Wednesday, April 15, 2015

My Current Calisthenics Routine Part 1 | Daily Limbering Routine

I got a request from Marcus Nylund to give an update on my calisthenics training routine.   Check out his website.

I'm going to respond in several parts dealing with different aspects of my physical training:  first, in this post, I present my daily limbering routine; in the next post I will detail my once-weekly intense mobility/ flexibility training session and ancillary stretch therapy; and in the third post I will give the details of my biweekly high-intensity calisthenics routine.

Keep in mind that my current routine is based around my current goals, which are:

  1. Rehabilitate and increase the mobility of both my shoulder and pelvic girdles.
  2. Lay a solid foundation for handstand training.
My daily limbering routine addresses the first goal.  I invest about 30 minutes in this routine every day of the week.  This is a relaxed stretching routine that I do in the morning, before other activity.  I have

  1. Open blood flow and release stiffness from the night's sleep.
  2. Find out where I have increased or decrease muscle tension as a result of the previous day's training or work.
  3. Keep myself comfortable with going to the edge of my range of motion and gently relax into and slightly beyond that edge.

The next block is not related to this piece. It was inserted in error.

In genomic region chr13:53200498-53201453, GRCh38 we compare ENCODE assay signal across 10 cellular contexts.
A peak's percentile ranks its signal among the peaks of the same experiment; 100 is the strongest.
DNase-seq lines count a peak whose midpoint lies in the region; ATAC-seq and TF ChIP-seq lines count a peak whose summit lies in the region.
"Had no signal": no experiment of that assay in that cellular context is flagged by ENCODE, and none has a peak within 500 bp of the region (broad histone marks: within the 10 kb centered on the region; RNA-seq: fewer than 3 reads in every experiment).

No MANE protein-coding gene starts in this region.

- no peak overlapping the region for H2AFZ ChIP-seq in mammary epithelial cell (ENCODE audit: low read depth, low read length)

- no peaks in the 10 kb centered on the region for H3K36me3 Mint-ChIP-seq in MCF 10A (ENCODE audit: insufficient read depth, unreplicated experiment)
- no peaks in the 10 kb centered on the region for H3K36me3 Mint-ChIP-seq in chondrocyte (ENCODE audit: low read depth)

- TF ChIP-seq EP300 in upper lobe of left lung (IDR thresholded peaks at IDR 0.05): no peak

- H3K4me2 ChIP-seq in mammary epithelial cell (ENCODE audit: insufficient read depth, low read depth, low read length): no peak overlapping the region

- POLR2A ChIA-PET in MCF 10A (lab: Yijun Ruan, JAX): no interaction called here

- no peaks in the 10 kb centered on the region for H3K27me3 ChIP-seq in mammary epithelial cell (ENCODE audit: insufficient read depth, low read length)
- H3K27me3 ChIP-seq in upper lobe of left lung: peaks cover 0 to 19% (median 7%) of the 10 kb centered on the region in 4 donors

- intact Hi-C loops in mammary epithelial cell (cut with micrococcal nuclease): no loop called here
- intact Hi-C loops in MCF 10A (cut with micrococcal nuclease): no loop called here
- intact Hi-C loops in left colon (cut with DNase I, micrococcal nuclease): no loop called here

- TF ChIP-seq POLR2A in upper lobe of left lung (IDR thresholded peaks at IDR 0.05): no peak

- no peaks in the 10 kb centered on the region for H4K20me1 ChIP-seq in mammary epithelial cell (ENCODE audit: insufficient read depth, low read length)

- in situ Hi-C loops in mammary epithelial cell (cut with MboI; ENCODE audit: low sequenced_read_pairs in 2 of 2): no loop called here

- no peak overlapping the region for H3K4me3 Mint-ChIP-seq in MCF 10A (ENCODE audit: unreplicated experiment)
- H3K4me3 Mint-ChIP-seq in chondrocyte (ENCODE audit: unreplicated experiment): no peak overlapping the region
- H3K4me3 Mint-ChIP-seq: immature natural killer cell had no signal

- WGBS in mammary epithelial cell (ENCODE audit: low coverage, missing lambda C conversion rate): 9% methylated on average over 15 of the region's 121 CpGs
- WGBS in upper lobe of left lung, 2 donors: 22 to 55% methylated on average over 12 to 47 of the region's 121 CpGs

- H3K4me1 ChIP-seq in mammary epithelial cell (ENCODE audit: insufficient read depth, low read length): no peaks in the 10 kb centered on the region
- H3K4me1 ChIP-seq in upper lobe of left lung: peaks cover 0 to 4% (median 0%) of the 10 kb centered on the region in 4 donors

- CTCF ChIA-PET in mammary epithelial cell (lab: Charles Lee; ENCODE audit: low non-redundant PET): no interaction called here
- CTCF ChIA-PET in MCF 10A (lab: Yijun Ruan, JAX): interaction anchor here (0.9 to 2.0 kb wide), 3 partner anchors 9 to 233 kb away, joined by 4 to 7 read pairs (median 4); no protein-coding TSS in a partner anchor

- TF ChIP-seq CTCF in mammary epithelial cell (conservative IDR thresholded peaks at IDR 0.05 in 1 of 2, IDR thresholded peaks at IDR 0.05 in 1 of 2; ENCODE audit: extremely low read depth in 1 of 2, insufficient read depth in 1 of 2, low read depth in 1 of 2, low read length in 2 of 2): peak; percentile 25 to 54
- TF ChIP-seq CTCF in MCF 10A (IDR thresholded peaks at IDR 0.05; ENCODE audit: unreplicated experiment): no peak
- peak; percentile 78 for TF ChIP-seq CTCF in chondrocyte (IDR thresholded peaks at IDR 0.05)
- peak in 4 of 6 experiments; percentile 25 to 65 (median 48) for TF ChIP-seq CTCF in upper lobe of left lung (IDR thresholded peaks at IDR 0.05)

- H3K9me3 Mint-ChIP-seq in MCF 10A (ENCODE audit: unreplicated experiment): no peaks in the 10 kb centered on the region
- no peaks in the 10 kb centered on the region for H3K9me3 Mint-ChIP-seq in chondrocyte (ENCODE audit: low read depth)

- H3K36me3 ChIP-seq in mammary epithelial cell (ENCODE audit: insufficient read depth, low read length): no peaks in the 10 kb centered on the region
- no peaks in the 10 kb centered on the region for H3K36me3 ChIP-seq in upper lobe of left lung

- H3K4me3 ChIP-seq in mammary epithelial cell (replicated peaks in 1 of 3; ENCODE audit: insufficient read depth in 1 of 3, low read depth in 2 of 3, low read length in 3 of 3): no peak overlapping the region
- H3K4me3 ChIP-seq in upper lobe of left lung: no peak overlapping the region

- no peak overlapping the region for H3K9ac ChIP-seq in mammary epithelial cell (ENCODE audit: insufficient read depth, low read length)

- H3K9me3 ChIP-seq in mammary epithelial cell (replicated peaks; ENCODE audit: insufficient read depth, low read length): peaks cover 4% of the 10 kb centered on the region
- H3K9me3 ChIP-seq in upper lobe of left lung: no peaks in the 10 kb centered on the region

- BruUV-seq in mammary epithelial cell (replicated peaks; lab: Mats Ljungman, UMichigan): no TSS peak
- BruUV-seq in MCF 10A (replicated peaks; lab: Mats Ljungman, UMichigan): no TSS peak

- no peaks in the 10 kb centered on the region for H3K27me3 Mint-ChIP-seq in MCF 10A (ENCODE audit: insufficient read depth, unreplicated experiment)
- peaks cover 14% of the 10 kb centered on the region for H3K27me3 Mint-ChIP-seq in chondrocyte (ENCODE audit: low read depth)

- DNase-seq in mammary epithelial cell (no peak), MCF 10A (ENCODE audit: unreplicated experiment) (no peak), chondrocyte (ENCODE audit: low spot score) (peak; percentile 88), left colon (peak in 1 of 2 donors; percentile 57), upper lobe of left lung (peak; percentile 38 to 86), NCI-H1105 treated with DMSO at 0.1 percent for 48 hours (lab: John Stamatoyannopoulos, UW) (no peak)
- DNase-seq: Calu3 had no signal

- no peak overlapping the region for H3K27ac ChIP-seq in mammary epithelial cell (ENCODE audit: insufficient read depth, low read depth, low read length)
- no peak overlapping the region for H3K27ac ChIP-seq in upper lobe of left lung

It is important that this routine is not strenuous.  I do not attempt to vigorously push beyond my current flexibility limits when doing these movements.  Rather, I ease up to the limit and then relax at that limit.  The purpose is to train the nervous system to accept that range of motion as a normal everyday occurrence.

Relaxed Limbering Series 

  1. Shoulder circles: 20-50 each direction
  2. Gravity drop (10s to 1 min)
  3. Downward dog (1-2 min)
  4. Parsvotanasana (1-2 min each thigh)
  5. Shoulder flexion with traction  (10s to 1 min)
  6. Butterfly pose (1-2 minutes)
  7. Piriformis release (1-2 minutes per side)
  8. Psoas lunge  (1-2 minutes per side)
  9. Full pike (1-2 minutes)
I often do the shoulder flexion between the shoulder circles and the gravity drop, and the butterfly and the piriformis stretches can be switched in order.  Otherwise I recommend performing them in the order listed, because each pose benefits from those done before it.  

These videos demonstrate the movements. 


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Anonymous said...

This is excellent Don! I also have problems with my right shoulder which extends to the tendonitis in my right elbow and my whole wrist. I think the problem comes from my back so i need to start doing this stuff more. Been thinking about adoptin a yoga practise of some kind also and lay off the strength training (calisthenics) for awhile.